Writing about art is a fairly safe business. Sure there is always the chance that I’ll end up foolishly assigning the Mona Lisa to Raphael and once I walked too close to an easel and got paint on my shirt. My wife was displeased.
But the odd brickbat is nothing compared with the fate of those African journalists who bring you the news, particularly those who specialise in politics, who are bombed, shot, kidnapped, tortured, raped and murdered. Many are jailed and disappear.
The stories of 16 of these heroic souls have been gathered in a book by Joseph Odindo, the founding editor of this newspaper.
Titled Hounded: African journalists in Exile, and published by the Konrad Adenauer Foundation, it has the excitement of a thriller and tells of midnight meetings, secret talks with rebel leaders, exploding helicopters and in one illuminating passage, of extraordinary kindness shown to an exiled editor by President Moi’s hardman Nicholas Biwott.
These tales of fearless men and women are worth remembering the next time you pick up a paper. So let’s raise a glass to them. And what could be better than a glass of East Africa’s favourite cocktail, a Dawa?
Around 25 paintings of the Dawa — tempting mix of vodka, lime juice and honey — adorn the walls of the One-Off gallery in Rosslyn, Nairobi, where Lisa Milroy is one of three artists with solo exhibitions, running concurrently.
Milroy, renowned for the painstaking, repetitive detail with which she projects the uncommon beauty of the commonplace, here demonstrates her formidable skills with a breathtaking tutorial in how to paint glass — its facets, density, weight, refractions and patterns — in her Dawa series massed mostly on one wall; their variety of shapes and combinations of garnishes a refreshment both for jaded eyes and palettes.
Elsewhere, she shows seven paintings of kikois plus eight distanced views of Mt Kenya and five close-ups of the twin peaks of Nelion and Batian, their craggy majesty wreathed in mist.
While Milroy’s treatment of glass is exemplary and her handling of mist an object lesson in painting practice, her distanced views of Mt Kenya present an icon that is strangely stiff.
It is as though the mountain is being meticulously picked apart, examined like some creature laid out on a slab… and although all its bits are intact, it breathes no more. Like Monty Python’s famed Norwegian Blue parrot, it has dropped off its perch, is now an ex-mountain, dead, extinct, and passed on to join the choir celestial.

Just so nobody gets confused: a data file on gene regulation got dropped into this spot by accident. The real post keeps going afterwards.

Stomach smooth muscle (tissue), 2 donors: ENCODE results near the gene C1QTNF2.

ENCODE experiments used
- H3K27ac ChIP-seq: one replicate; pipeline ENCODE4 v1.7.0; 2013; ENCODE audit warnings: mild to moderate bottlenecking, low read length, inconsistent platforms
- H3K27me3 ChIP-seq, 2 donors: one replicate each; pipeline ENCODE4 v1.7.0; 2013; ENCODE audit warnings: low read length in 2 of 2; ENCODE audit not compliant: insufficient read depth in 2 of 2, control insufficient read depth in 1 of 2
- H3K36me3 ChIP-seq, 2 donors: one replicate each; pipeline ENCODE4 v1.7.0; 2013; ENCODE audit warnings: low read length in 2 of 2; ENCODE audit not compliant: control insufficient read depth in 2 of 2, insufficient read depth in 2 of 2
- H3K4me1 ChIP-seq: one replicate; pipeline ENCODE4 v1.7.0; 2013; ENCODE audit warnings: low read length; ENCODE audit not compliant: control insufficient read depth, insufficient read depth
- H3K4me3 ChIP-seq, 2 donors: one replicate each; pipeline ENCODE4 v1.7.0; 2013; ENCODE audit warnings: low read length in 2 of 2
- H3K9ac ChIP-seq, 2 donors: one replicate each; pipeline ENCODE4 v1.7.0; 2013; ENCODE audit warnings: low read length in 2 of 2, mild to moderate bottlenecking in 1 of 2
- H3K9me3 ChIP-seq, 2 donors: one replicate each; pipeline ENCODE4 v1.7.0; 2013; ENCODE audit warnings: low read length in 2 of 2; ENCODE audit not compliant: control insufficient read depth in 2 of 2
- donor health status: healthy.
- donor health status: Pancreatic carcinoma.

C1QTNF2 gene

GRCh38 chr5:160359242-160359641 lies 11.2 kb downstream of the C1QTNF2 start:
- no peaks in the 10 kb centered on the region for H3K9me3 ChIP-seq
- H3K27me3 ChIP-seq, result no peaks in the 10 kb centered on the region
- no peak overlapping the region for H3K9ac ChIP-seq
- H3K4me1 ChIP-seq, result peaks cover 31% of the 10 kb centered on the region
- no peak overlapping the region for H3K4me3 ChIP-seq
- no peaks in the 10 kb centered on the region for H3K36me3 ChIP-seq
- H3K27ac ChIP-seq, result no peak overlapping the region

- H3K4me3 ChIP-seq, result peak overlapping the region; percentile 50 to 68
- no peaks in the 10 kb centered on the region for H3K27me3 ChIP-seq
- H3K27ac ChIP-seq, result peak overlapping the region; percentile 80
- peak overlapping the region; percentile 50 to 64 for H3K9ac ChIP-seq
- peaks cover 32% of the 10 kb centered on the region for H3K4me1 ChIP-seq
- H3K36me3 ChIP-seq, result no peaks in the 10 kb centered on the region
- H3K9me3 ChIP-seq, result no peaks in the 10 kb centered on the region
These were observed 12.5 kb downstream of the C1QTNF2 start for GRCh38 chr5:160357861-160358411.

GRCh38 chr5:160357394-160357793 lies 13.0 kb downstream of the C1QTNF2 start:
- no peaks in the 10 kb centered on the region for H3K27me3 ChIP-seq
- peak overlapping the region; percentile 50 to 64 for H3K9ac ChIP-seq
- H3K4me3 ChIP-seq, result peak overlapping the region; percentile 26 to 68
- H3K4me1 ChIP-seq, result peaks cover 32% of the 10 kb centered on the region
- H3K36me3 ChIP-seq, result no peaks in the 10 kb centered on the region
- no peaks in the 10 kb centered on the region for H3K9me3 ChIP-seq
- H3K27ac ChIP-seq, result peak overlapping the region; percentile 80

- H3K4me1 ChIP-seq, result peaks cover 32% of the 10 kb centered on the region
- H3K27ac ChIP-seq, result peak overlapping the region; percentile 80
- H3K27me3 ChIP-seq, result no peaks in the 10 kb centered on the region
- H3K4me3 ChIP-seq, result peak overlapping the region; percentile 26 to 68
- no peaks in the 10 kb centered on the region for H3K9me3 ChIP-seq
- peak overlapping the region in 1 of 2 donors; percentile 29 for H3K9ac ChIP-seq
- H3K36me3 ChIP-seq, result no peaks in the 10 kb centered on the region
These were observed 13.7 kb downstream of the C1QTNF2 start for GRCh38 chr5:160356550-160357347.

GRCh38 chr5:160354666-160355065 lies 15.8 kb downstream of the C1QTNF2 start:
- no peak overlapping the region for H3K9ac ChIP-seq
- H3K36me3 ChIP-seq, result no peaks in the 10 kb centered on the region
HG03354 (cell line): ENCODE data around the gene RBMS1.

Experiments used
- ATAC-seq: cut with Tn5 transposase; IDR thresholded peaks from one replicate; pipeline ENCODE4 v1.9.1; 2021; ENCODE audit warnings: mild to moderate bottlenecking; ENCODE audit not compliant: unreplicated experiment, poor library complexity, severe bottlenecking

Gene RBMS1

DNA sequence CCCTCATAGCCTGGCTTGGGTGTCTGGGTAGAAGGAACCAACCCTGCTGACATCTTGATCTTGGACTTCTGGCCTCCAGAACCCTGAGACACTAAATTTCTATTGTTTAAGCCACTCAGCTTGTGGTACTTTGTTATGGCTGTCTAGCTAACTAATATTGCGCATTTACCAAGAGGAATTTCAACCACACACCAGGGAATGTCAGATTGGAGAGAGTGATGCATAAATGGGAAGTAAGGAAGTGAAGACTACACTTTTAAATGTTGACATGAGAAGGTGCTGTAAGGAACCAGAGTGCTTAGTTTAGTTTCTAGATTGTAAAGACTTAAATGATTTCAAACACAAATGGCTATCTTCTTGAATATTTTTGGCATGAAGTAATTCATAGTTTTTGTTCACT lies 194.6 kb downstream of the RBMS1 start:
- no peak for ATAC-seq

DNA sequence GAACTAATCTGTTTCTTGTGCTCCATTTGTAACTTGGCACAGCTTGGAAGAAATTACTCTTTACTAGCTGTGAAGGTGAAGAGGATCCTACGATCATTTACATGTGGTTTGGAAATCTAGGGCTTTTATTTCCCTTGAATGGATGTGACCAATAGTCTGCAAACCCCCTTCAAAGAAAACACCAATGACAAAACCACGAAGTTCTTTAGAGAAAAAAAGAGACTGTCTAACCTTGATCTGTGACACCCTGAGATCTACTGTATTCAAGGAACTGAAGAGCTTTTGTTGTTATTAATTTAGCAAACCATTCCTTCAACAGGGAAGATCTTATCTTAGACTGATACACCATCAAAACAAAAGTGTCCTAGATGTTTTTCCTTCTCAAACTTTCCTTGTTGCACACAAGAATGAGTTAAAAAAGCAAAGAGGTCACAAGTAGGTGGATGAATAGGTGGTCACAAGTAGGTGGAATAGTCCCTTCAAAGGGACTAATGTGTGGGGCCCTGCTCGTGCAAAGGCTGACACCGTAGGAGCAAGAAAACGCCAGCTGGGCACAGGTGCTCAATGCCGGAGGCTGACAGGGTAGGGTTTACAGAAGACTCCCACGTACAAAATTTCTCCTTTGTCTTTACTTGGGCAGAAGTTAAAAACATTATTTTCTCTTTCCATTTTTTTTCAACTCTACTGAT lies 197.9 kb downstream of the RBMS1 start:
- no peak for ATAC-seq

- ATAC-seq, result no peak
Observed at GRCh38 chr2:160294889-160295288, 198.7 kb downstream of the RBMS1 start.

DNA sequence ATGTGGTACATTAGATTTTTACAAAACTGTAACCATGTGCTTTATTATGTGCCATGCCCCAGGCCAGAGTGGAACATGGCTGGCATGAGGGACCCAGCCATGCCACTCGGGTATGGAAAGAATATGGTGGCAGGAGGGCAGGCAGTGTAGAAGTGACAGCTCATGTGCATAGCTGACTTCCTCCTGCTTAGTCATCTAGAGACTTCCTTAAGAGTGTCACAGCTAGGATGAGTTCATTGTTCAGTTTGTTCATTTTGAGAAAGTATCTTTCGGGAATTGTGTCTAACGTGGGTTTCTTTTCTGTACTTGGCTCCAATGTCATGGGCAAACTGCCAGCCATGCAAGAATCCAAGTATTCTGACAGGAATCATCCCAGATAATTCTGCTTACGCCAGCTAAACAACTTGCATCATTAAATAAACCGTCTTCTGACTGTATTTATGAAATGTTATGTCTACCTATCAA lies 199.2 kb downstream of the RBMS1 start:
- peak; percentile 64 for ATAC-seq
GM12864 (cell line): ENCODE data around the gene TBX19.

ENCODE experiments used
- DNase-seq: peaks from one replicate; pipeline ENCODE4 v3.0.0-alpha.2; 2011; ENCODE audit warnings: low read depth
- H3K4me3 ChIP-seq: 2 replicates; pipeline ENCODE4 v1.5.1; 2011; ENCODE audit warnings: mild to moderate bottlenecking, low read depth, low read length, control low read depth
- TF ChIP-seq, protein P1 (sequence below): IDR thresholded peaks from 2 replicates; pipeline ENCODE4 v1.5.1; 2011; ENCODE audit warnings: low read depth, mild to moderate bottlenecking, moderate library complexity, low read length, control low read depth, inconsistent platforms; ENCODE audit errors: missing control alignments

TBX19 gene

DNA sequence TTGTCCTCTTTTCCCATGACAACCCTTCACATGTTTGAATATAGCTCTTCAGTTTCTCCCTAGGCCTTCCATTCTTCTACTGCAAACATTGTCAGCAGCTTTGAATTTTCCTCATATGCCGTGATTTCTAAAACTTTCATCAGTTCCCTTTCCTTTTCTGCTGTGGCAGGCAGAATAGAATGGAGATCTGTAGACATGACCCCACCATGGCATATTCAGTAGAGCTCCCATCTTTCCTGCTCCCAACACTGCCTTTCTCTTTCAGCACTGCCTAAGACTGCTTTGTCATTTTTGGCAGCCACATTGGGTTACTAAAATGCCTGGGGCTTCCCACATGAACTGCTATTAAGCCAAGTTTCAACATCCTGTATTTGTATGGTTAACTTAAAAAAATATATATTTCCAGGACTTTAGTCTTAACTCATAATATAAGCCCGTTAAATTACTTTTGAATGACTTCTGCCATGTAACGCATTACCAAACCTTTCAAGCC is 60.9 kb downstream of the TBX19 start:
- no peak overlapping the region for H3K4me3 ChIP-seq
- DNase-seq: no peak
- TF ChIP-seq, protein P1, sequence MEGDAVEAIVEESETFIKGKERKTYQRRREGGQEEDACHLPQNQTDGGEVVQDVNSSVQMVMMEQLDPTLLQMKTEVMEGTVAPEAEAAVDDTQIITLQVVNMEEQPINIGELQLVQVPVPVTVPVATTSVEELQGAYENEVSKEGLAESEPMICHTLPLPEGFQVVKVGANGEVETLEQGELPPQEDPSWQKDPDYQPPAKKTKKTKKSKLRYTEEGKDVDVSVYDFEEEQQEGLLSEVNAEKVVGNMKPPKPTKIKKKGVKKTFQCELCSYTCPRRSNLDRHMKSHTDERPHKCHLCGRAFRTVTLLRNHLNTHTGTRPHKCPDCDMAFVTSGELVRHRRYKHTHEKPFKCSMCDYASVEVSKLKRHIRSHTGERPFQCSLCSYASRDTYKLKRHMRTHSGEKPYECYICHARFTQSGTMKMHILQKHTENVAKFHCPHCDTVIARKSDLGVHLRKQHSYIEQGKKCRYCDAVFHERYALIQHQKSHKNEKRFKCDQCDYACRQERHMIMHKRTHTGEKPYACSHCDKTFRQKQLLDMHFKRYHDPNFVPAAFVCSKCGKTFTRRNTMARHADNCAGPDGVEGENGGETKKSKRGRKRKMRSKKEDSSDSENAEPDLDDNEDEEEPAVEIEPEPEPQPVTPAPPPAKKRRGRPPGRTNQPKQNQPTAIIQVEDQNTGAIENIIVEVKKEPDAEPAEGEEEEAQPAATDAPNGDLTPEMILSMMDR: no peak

In an adjoining gallery, Wambui Kamiru Collymore examines the story of the South African Sara Baartman, shipped to England in 1810 by her employer and exhibited on stage and at country fairs as a specimen to be poked and prodded.
Collymore’s four mixed media pieces highlight the use of the female black body to radiate racist perspectives.
In the Loft Gallery, Thom Ogonga shows 15 drawings in charcoal and pastels from 2014-15 when he moved to Lower Kabete, a Nairobi suburb.
They are of, “the daily happenings of the space I live in” and feature people he came across in the village and its clubs.
What is striking is how little his subject matter or treatment of it have changed over the years. Perhaps known best for bold woodcuts, his figures have the same thick swooping outlines, same eyes closed in the half-moons of people looking imperturbably within and the same limited range of poses. However, the drawings offer a startling vibrancy in his sparing use of colour but altogether intense and hues rich and resonant.
Meanwhile, a recent on-line auction at the One-Off realised $45,500, of which $18,200 was given to the TNR Trust for its anti-rabies drive. The TNR (Trap, Neuter, Release) charity is part of the pan-African drive to eliminate rabies by 2030. Around 2,000 people, mostly children, die of rabies in Kenya each year.
Some of the 160 worldwide bidders seem to have caught auction fever with a few pieces going for far more than they would have cost in the gallery.
I’ll join the artists and the charity in downing a Dawa to that…
A Fitsum Berhe Woldelibanos portrait, priced at $2,800 went for $3,120 while two superb etchings of seated figures by Peterson Kamwathi made $1,640 and $1,010, compared with a gallery guide of $820 each.
And then there was the Peter Ngugi priced at $1,200 that went under the hammer for $2,700.